Federal Judge Allows Wage Lawsuit Against 23 Applebee’s Restaurants To Proceed
A federal judge granted certification in a class action lawsuit accusing 23 Applebee’s restaurants in West Virginia, Virginia, Ohio and Kentucky of violating federal wage laws. Current and former tipped employees will now receive notice of the case and the opportunity to join in.
The lawsuit claims that the restaurants failed to pay hosts, servers, and bartenders the minimum wage for their time spent performing non-tipped work, such as cleaning the parking lot and washing dishes. The lawsuit also asserts that the restaurants inflated employees’ reported tips to avoid paying minimum wage.
The class action, against Employee Resource Group, LLC, Neighborhood Hospitality, Inc., and WV Neighborhood Hospitality, LLC, was filed on behalf of April Hill and other employees by Sandra Henson Kinney of Bailey Glasser’s Charleston, West Virginia, office and Elizabeth Ryan of the firm’s Boston office.
The defendants opposed the motion for a certification, arguing that because their employees must sign a binding arbitration agreement, most would not be able to join a class action lawsuit. U.S. District Judge Irene Berger ruled that it was premature to consider the alleged arbitration agreements and granted certification, allowing notice of the lawsuit to be sent to potential plaintiffs.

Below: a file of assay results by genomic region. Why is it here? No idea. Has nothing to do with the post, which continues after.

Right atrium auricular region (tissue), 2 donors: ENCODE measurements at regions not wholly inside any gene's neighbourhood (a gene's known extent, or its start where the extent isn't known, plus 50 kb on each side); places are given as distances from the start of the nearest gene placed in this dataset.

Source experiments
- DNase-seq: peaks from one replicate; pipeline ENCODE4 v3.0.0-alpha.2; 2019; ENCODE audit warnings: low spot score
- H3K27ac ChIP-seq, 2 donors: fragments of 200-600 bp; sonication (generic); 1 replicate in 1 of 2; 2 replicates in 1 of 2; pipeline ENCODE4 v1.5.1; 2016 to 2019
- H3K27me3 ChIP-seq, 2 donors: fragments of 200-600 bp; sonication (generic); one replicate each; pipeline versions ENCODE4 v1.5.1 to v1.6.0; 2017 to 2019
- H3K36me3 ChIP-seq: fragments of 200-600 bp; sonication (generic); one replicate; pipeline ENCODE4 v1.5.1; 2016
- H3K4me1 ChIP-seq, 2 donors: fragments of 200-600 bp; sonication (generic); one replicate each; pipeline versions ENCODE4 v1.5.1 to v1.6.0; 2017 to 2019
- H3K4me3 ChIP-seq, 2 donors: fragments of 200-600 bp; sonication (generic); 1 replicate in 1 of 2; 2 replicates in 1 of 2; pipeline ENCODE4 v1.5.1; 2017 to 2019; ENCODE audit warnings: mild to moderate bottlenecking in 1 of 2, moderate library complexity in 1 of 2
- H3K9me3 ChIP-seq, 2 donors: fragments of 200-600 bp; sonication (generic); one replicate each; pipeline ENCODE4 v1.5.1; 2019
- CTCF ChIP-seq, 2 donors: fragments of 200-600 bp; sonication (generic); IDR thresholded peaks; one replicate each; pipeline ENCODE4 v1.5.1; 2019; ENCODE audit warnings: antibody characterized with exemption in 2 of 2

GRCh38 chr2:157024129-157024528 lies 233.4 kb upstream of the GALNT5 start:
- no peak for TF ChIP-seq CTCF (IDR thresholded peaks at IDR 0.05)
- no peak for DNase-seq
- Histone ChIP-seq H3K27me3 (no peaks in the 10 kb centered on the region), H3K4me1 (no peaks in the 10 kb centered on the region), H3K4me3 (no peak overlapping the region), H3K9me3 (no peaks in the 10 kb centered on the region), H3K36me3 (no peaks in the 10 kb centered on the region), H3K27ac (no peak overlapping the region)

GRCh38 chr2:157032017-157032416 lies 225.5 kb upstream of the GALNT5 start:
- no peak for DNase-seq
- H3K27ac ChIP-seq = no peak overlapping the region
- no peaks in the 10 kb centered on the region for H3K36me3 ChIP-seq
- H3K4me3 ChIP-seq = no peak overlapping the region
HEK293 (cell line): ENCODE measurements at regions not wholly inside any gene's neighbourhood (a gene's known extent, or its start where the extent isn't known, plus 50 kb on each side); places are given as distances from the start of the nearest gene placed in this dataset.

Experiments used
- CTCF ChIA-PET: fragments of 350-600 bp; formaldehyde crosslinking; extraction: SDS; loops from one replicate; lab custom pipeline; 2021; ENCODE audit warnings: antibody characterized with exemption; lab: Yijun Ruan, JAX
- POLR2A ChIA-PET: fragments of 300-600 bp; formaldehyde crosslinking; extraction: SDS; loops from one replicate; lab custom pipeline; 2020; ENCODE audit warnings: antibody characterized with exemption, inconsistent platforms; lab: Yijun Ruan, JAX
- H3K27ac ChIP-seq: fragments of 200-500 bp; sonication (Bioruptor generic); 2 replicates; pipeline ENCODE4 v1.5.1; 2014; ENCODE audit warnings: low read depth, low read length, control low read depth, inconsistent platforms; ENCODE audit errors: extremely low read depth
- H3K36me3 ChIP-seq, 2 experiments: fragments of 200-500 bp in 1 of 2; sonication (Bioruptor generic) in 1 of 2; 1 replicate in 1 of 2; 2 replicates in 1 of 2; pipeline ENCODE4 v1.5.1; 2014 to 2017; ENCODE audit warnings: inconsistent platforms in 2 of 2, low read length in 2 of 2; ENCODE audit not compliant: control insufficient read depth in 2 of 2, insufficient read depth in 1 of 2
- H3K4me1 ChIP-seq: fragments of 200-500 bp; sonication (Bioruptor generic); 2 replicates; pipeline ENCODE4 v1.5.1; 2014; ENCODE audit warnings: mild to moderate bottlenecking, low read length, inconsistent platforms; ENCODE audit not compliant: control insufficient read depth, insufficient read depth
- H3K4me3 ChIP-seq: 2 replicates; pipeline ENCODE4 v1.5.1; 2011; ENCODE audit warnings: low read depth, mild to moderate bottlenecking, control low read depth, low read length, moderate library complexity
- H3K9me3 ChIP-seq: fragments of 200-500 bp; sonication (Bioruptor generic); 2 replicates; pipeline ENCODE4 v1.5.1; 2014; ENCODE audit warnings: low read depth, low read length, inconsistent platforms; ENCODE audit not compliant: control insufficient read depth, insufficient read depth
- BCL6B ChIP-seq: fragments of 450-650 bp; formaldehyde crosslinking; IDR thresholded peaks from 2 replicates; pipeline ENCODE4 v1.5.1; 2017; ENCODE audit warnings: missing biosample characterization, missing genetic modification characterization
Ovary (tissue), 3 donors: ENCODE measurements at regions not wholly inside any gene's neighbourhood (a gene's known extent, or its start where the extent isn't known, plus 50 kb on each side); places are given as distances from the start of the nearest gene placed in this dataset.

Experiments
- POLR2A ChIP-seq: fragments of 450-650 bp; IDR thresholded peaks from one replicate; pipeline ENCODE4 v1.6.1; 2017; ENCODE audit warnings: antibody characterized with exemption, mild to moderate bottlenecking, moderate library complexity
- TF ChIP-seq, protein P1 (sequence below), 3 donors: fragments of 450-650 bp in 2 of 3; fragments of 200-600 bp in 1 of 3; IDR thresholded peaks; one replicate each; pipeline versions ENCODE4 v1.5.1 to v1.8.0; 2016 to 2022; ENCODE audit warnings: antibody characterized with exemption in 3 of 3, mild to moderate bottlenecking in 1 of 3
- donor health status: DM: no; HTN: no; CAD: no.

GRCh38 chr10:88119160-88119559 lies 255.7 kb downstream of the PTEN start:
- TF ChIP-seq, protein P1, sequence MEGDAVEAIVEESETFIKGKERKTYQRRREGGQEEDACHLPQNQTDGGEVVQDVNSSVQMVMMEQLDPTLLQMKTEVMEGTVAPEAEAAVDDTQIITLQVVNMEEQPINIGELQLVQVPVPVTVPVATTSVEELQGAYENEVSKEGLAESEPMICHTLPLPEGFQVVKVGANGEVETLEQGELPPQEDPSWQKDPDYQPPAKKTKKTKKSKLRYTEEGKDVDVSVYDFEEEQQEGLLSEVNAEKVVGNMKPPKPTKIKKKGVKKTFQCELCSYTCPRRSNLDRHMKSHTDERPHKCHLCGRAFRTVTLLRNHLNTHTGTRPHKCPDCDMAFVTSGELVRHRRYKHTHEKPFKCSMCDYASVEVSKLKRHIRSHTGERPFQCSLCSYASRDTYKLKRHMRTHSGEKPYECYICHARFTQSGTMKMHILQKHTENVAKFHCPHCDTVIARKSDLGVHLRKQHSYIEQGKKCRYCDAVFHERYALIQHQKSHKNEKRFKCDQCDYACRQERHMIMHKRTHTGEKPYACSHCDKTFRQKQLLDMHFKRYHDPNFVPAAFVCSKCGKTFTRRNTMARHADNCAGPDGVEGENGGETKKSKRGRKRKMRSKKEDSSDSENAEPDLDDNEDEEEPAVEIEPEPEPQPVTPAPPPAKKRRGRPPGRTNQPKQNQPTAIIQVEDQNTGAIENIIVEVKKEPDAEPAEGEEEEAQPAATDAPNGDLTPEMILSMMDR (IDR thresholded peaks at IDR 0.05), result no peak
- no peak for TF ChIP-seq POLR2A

The Fair Labor Standards Act allows employers to pay tipped employees less than the $7.25 an hour federal minimum wage and take a “tip credit” so long as that credit never exceeds the amount of tips actually received by an employee. In addition, employers may not pay tipped employees less than minimum wage for time when they are required to perform unrelated non-tipped work, or when related non-tipped work exceeds 20 percent of the employee’s time during a workweek.
Hill worked as a hostess at an Applebee’s in Beckley, West Virginia. She was treated as a tipped employee and paid $4.25 an hour, even, the complaint alleges, when performing non-tipped work like cleaning the parking lot and when her tips were less than the $3 an hour “tip credit” taken by the restaurant. The complaint also alleges that after she resigned, the restaurant did not pay the wages owed her in a timely fashion.